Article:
In his confirmation hearings last week, Supreme Court nominee Brett Kavanaugh staunchly refused to answer basic questions about the morality of obvious racism, ableism, and misogyny — falsely claiming that all currently sitting Supreme Court justices also refused to do so in their hearings. Instead, Kavanaugh continuously directed senators to his judicial record as the best example of his character as a judge — so we’re taking him at his word. Maybe he thinks we wouldn’t actually read his opinions, or maybe he thinks women don’t understand fancy judge talk; it’s hard to know since he apparently can’t answer any questions about anything. But here’s the thing about Brett Kavanaugh’s judicial record on reproductive freedom: It’s even more damning than his comments or emails.
As a federal judge on the U.S. Court of Appeals for the District of Columbia, Brett Kavanaugh has ruled on two major cases relating to reproductive freedom. In each of these rulings, he issued scathing dissents against the majority opinions, both of which ruled to allow women the autonomy to make their own reproductive healthcare decisions without interference.
Priests for Life v. HHS
In 2014, Brett Kavanaugh and the D.C. Circuit Court ruled on Priests for Life v. HHS, a case in which anti-choice group Priests for Life argued that employers should have the right to deny contraception access to their employees because of the employer’s personal (and scientifically disproven) belief that birth control pills are “abortion-inducing drugs.” While the court found that the Affordable Care Act and its birth control benefit provided a fair process for obtaining a religious exemption from covering contraception, Kavanaugh penned a fiery dissent.
Brett Kavanaugh opined that even the act of filling out the religious accommodation form — a document that exempts anti-choice employers from the responsibility of providing contraception coverage while also giving their employees third party options for coverage — was too burdensome. He went on to write that, “the regulations substantially burden the religious organizations’ exercise of religion.” Basically, Brett Kavanaugh would rather bar women from access to basic reproductive healthcare than require an employer to fill out a measly two-page form.
It’s truly striking how expansive Kavanaugh’s view of what constitutes a “substantial burden” is when it comes to using an employer’s personal beliefs to deny an employee the right to make their own private healthcare decisions.
Garza v. Hargan
In 2017, Brett Kavanaugh ruled on his only abortion case to date. Garza v. Hargan’s Jane Doe, an undocumented and unaccompanied minor who was detained by the U.S. Government, sought to obtain an abortion in Texas. Jane was appointed a guardian ad litem, acquired private funding for her procedure, and obtained a judicial bypass for parental consent, as required by Texas state law. Jane fully complied with Texas’ onerous abortion restrictions to legally obtain an abortion, and that should’ve been the end of it.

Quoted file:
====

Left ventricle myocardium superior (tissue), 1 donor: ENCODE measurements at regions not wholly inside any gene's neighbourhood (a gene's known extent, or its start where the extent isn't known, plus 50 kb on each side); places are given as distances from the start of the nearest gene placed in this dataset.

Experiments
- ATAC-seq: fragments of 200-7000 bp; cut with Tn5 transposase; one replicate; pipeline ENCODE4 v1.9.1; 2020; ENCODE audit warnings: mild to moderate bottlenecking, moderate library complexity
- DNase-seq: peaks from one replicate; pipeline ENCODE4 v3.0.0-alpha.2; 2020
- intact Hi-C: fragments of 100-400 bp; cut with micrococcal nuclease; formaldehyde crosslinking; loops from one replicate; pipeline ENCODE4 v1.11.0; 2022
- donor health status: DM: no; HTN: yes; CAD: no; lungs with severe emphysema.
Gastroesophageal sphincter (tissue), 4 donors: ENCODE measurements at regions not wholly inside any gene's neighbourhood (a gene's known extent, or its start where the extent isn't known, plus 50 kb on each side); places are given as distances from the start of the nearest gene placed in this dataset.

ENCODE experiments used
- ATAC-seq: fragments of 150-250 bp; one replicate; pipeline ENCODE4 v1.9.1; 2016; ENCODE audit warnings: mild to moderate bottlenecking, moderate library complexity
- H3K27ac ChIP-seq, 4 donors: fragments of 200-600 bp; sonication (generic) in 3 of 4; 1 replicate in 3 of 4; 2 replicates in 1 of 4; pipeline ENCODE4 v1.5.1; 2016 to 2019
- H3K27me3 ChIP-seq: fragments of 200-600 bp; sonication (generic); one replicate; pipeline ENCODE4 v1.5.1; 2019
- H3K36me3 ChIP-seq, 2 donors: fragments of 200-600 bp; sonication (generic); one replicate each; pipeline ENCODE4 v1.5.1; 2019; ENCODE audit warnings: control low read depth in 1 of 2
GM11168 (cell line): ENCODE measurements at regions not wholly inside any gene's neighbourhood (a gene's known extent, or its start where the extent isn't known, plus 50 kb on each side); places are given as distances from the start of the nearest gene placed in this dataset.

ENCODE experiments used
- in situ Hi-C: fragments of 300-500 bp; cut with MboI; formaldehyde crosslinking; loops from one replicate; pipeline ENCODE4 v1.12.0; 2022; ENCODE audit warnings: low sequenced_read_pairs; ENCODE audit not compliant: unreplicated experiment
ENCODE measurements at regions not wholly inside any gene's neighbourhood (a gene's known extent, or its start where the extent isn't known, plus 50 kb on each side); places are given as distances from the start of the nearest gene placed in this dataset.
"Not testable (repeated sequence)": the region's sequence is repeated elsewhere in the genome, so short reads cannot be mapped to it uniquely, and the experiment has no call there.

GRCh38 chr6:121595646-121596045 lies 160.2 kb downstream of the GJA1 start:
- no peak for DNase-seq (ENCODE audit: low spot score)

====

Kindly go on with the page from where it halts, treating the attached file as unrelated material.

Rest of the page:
But then came anti-choice ideologue and Trump administration official Scott Lloyd, who personally stepped in to bar Jane from accessing an abortion — even forcing her to visit an anti-choice fake women’s health center that is well-known for lying to women about the basic facts of reproductive healthcare. Under Scott Lloyd’s command, officials refused to release Jane Doe to obtain the abortion that she had the constitutional right to access. Doe and her court-appointed guardian sued, with the Garza v. Hargan case eventually landing in front of the D.C. Circuit Court.
Enter Brett Kavanaugh, the man who found even a two-page form to be “too burdensome” for an employer just a few years before Jane’s case landed on his bench. While the en banc U.S. Court of Appeals for the District of Columbia ruled that the U.S. officials must allow Jane Doe to access an abortion, Brett Kavanaugh dissented in dramatic fashion.
Kavanaugh asserted that the U.S. Government’s literally holding Jane Doe hostage and forcing her to carry a pregnancy against her will — even AFTER she’d fulfilled all legal requirements — wasn’t an “undue burden” on her right to abortion. He found no violation of Doe’s rights and sought to delay her choice further by requiring she be appointed another guardian to provide her “consultation,” as if it weren’t crystal clear that Jane had made her decision.
When it comes to our reproductive freedom, Kavanaugh’s judicial record shows that he’s more than willing to go out of his way to argue against women’s right to self-determination. Despite touting his credentials as a precedent-loving, textual originalist, he seems to have trouble reading the text of the corresponding precedent without imposing an anti-choice ideological agenda. It takes quite a bit of mental gymnastics to believe that filling out a two-page form is a substantial burden, but being detained and physically blocked from accessing healthcare isn’t.
It’s no coincidence that Brett Kavanaugh believes it’s far too much of a burden on employers for a woman to need access to affordable birth control, but not burdensome for a young woman to be physically prevented from accessing abortion care. He would rather have our bosses and our government control our reproductive lives than allow women the right to make our own private healthcare decisions.
It’s time for our senators to stop pretending that Brett Kavanaugh doesn’t have a blatantly anti-choice record — it’s right where he told us to look.